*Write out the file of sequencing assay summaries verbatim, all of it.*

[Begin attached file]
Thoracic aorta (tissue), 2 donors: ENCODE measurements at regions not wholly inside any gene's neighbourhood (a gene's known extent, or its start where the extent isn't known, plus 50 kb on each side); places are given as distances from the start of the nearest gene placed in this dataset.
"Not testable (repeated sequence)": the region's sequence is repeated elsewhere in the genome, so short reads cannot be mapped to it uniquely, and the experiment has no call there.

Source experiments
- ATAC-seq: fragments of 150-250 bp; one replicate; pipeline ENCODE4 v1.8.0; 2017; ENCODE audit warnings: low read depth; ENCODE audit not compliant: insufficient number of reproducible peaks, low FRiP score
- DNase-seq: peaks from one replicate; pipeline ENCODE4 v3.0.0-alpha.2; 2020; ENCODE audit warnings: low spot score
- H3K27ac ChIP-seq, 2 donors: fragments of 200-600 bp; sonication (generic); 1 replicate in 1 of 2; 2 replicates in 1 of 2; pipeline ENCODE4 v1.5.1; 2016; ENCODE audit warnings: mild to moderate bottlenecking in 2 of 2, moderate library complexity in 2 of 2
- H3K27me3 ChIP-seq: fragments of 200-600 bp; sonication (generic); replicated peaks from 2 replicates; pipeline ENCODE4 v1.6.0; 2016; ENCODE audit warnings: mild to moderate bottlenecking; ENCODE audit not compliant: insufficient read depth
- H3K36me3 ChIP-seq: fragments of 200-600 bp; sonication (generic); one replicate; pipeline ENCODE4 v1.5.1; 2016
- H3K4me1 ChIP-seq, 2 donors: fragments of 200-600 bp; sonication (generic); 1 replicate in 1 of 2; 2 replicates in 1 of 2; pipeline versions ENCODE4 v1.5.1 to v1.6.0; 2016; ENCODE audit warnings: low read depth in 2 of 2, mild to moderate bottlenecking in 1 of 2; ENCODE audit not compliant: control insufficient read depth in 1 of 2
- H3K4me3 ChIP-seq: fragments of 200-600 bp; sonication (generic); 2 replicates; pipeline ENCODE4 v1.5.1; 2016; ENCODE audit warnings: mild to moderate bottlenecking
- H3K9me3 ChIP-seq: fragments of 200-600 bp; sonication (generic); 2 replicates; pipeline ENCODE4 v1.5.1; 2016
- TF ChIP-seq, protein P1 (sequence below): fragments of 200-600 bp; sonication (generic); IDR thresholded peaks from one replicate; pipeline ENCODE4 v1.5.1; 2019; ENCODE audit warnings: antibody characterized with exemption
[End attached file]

Thoracic aorta (tissue), 2 donors: ENCODE measurements at regions not wholly inside any gene's neighbourhood (a gene's known extent, or its start where the extent isn't known, plus 50 kb on each side); places are given as distances from the start of the nearest gene placed in this dataset.
"Not testable (repeated sequence)": the region's sequence is repeated elsewhere in the genome, so short reads cannot be mapped to it uniquely, and the experiment has no call there.

Source experiments
- ATAC-seq: fragments of 150-250 bp; one replicate; pipeline ENCODE4 v1.8.0; 2017; ENCODE audit warnings: low read depth; ENCODE audit not compliant: insufficient number of reproducible peaks, low FRiP score
- DNase-seq: peaks from one replicate; pipeline ENCODE4 v3.0.0-alpha.2; 2020; ENCODE audit warnings: low spot score
- H3K27ac ChIP-seq, 2 donors: fragments of 200-600 bp; sonication (generic); 1 replicate in 1 of 2; 2 replicates in 1 of 2; pipeline ENCODE4 v1.5.1; 2016; ENCODE audit warnings: mild to moderate bottlenecking in 2 of 2, moderate library complexity in 2 of 2
- H3K27me3 ChIP-seq: fragments of 200-600 bp; sonication (generic); replicated peaks from 2 replicates; pipeline ENCODE4 v1.6.0; 2016; ENCODE audit warnings: mild to moderate bottlenecking; ENCODE audit not compliant: insufficient read depth
- H3K36me3 ChIP-seq: fragments of 200-600 bp; sonication (generic); one replicate; pipeline ENCODE4 v1.5.1; 2016
- H3K4me1 ChIP-seq, 2 donors: fragments of 200-600 bp; sonication (generic); 1 replicate in 1 of 2; 2 replicates in 1 of 2; pipeline versions ENCODE4 v1.5.1 to v1.6.0; 2016; ENCODE audit warnings: low read depth in 2 of 2, mild to moderate bottlenecking in 1 of 2; ENCODE audit not compliant: control insufficient read depth in 1 of 2
- H3K4me3 ChIP-seq: fragments of 200-600 bp; sonication (generic); 2 replicates; pipeline ENCODE4 v1.5.1; 2016; ENCODE audit warnings: mild to moderate bottlenecking
- H3K9me3 ChIP-seq: fragments of 200-600 bp; sonication (generic); 2 replicates; pipeline ENCODE4 v1.5.1; 2016
- TF ChIP-seq, protein P1 (sequence below): fragments of 200-600 bp; sonication (generic); IDR thresholded peaks from one replicate; pipeline ENCODE4 v1.5.1; 2019; ENCODE audit warnings: antibody characterized with exemption